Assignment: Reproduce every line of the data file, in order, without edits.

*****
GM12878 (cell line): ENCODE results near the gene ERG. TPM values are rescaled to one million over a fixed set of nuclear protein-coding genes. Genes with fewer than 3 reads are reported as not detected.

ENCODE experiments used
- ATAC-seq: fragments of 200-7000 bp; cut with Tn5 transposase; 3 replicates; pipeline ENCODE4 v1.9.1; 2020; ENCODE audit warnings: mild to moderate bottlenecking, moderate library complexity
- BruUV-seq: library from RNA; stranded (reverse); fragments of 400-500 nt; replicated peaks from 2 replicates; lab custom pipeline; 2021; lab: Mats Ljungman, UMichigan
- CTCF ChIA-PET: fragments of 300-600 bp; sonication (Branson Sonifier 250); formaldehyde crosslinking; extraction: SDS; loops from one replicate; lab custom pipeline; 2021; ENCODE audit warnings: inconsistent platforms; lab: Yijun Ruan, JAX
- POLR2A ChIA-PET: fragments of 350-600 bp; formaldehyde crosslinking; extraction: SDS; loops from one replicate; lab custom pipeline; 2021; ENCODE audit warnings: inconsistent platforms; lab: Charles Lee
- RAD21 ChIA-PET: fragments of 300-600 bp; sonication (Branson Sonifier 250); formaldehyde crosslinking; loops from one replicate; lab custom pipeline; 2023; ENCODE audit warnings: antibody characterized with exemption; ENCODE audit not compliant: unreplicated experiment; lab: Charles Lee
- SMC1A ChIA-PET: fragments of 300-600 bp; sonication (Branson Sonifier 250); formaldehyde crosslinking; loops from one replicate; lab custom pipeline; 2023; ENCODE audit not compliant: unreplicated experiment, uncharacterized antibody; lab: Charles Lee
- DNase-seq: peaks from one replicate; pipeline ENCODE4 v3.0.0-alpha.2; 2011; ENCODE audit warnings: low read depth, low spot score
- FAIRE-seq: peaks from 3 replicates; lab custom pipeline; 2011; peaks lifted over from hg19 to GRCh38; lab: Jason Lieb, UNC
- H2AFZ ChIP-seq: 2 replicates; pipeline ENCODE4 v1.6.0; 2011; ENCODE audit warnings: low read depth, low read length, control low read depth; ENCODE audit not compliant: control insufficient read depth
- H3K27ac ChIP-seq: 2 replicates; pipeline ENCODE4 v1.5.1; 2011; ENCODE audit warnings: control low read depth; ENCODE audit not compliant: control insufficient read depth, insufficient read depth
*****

GM12878 (cell line): ENCODE results near the gene ERG. TPM values are rescaled to one million over a fixed set of nuclear protein-coding genes. Genes with fewer than 3 reads are reported as not detected.

ENCODE experiments used
- ATAC-seq: fragments of 200-7000 bp; cut with Tn5 transposase; 3 replicates; pipeline ENCODE4 v1.9.1; 2020; ENCODE audit warnings: mild to moderate bottlenecking, moderate library complexity
- BruUV-seq: library from RNA; stranded (reverse); fragments of 400-500 nt; replicated peaks from 2 replicates; lab custom pipeline; 2021; lab: Mats Ljungman, UMichigan
- CTCF ChIA-PET: fragments of 300-600 bp; sonication (Branson Sonifier 250); formaldehyde crosslinking; extraction: SDS; loops from one replicate; lab custom pipeline; 2021; ENCODE audit warnings: inconsistent platforms; lab: Yijun Ruan, JAX
- POLR2A ChIA-PET: fragments of 350-600 bp; formaldehyde crosslinking; extraction: SDS; loops from one replicate; lab custom pipeline; 2021; ENCODE audit warnings: inconsistent platforms; lab: Charles Lee
- RAD21 ChIA-PET: fragments of 300-600 bp; sonication (Branson Sonifier 250); formaldehyde crosslinking; loops from one replicate; lab custom pipeline; 2023; ENCODE audit warnings: antibody characterized with exemption; ENCODE audit not compliant: unreplicated experiment; lab: Charles Lee
- SMC1A ChIA-PET: fragments of 300-600 bp; sonication (Branson Sonifier 250); formaldehyde crosslinking; loops from one replicate; lab custom pipeline; 2023; ENCODE audit not compliant: unreplicated experiment, uncharacterized antibody; lab: Charles Lee
- DNase-seq: peaks from one replicate; pipeline ENCODE4 v3.0.0-alpha.2; 2011; ENCODE audit warnings: low read depth, low spot score
- FAIRE-seq: peaks from 3 replicates; lab custom pipeline; 2011; peaks lifted over from hg19 to GRCh38; lab: Jason Lieb, UNC
- H2AFZ ChIP-seq: 2 replicates; pipeline ENCODE4 v1.6.0; 2011; ENCODE audit warnings: low read depth, low read length, control low read depth; ENCODE audit not compliant: control insufficient read depth
- H3K27ac ChIP-seq: 2 replicates; pipeline ENCODE4 v1.5.1; 2011; ENCODE audit warnings: control low read depth; ENCODE audit not compliant: control insufficient read depth, insufficient read depth